Euthanasia (Part 3)

By Jim McVeagh 26/12/2009


Quality of Life Issues (voluntary euthanasia)

In end-of-life euthanasia, there is, at least, some objective standards which we can use to determine whether a patient is truly dead. When the discussion moves to quality of life, the criteria are far more subjective. What, exactly, determines quality of life? Productivity? Mobility? Social Activity? Dignity? Any and all of these could be involved and would be given different weight by each person. This lack of objectivity is why I particularly dislike the ubiquitous measurement called Quality Adjusted Life Years or QALYs. QALYs are, of course, usually well-defined for the purpose of research. Unfortunately many people using that research to determine social policy forget that the QALY is there only to assist in comparing outcomes. It has no objective basis in reality.

It is this very lack of objective standards that makes it so hard to debate a topic like euthanasia, and almost impossible to work out ethical protocols for the practice – a fact that should warn us that we may be moving into ethically dangerous ground.

For instance, voluntary euthanasia has often been brought forward as a reasonable moral and ethical choice. After all, proponents of voluntary euthanasia propose, there is no-one better able to determine the worth of their life than the person who wishes to die. Surely, if a person of sound mind proposes to kill themselves, do they not have a perfect right to do so? And therein lies the dilemma.

These are the DSM IV criteria for diagnosing a depressive episode:

A. Five (or more) of the following symptoms have been present during the same 2-week period and represent a change from previous functioning; at least one of the symptoms is either (1) depressed mood or (2) loss of interest or pleasure.

Note: Do note include symptoms that are clearly due to a general medical condition, or mood-incongruent delusions or hallucinations

(1) depressed mood most of the day, nearly every day, as indicated by either subjective report (e.g., feels sad or empty) or observation made by others (e.g., appears tearful). Note: In children and adolescents, can be irritable mood.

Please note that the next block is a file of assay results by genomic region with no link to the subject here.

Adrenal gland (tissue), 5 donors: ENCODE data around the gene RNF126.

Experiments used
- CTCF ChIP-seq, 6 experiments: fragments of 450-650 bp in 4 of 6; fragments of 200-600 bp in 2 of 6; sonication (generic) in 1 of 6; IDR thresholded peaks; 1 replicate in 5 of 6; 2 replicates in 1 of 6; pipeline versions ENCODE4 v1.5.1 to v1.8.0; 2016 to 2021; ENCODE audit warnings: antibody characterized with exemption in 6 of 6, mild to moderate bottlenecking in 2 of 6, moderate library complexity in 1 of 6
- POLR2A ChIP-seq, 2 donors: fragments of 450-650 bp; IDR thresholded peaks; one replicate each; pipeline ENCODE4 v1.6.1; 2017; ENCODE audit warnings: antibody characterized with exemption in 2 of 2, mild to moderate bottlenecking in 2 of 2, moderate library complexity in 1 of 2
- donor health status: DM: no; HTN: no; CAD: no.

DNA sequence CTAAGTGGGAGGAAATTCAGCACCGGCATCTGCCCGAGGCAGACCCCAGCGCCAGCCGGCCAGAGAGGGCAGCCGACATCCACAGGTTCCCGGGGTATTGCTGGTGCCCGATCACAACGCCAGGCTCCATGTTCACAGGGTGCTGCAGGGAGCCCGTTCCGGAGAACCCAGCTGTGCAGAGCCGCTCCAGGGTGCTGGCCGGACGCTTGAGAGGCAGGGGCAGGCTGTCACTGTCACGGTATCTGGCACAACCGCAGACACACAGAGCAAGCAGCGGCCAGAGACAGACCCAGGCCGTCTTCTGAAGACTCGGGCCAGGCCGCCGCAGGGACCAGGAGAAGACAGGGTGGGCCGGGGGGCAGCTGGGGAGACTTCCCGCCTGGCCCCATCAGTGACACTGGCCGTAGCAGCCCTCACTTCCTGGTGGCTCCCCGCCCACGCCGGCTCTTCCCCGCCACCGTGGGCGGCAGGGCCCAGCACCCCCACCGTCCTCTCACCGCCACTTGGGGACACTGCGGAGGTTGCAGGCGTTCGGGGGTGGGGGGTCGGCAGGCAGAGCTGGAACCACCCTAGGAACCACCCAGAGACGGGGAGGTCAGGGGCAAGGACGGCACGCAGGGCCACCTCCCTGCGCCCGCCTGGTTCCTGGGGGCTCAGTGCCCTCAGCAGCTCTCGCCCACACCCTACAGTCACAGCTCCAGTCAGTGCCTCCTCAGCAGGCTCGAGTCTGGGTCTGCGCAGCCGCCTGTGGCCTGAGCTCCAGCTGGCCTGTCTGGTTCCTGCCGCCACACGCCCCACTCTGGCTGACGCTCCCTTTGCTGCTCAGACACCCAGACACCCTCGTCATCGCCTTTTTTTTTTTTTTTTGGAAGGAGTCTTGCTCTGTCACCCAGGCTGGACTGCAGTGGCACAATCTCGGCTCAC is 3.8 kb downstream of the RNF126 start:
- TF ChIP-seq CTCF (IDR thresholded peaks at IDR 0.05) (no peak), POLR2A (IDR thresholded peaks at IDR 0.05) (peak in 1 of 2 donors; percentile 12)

(2) markedly diminished interest or pleasure in all, or almost all, activities most of the day, nearly every day (as indicated by either subjective account or observation made by others)

(3) significant weight loss when not dieting or weight gain (e.g., a change of more than 5% of body weight in a month), or decrease or increase in appetite nearly every day. Note: In children, consider failure to make expected weight gains.

(4) insomnia or hypersomnia nearly every day

(5) psychomotor agitation or retardation nearly every day (observable by others, not merely subjective feelings of restlessness or being slowed down)

(6) fatigue or loss of energy nearly every day

(7) feelings of worthlessness or excessive or inappropriate guilt (which may be delusional) nearly every day (not merely self-reproach or guilt about being sick)

(8) diminished ability to think or concentrate, or indecisiveness, nearly every day (either by subjective account or as observed by others)

(9) recurrent thoughts of death (not just fear of dying), recurrent suicidal ideation without a specific plan, or a suicide attempt or a specific plan for committing suicide

Sadly, I have yet to meet a person who wishes to kill themselves who does not meet these criteria. I have been involved with terminal care of patients for nearly three decades and every single one of them who were suicidal met all of the DSM IV criteria for depression. I can only come to the conclusion that a person who wishes to end their life is likely to be clinically depressed and in need of treatment rather than death. I am well aware that there will be many people who do not agree with this viewpoint. Many of them will be able to tell me anecdotes of people they know, often their nearest and dearest, who suffered horribly and should have been put out of their misery.

Sadly, these tales are all too common. However, they do not represent an argument for euthanasia, but an argument for the improvement of palliative care training for doctors, particularly for GPs. I am extremely happy to see that the Goodfellow Institute’s annual conference this year has palliative care as its main them, and I encourage all of my colleagues to attend. The MacDoctor will certainly be there.

My point here is that, with proper treatment of depression and any symptoms that may be precipitating depression  (such as pain or shortness of breath), the person who is wishing to end his/her life usually finds that this last bit of life is actually worth living. It is very rare in my experience that patients find the additional weeks or months of reasonably good life a burden.

Things become a little more tricky when we move from the terminally ill to the severely disabled. Again, I think that people with suicidal ideation need to be treated for depression with medication and counseling. As my experience here is far more scanty, I cannot say with surety that all people who want to end their lives in this situation are depressed. Having said that, the literature suggests that all people who are disabled move through a similar process to the terminally ill and would therefore be almost certainly depressed at some point. The danger with liberal euthanasia laws is that people with eminently treatable depression are allowed to die. This seems like nothing less than discrimination against the disabled (and the elderly who often find themselves in similar straits). Any attempt at legislation for euthanasia would have to ensure that this concern is address in a far more precise way than the current way the abortion laws are interpreted.

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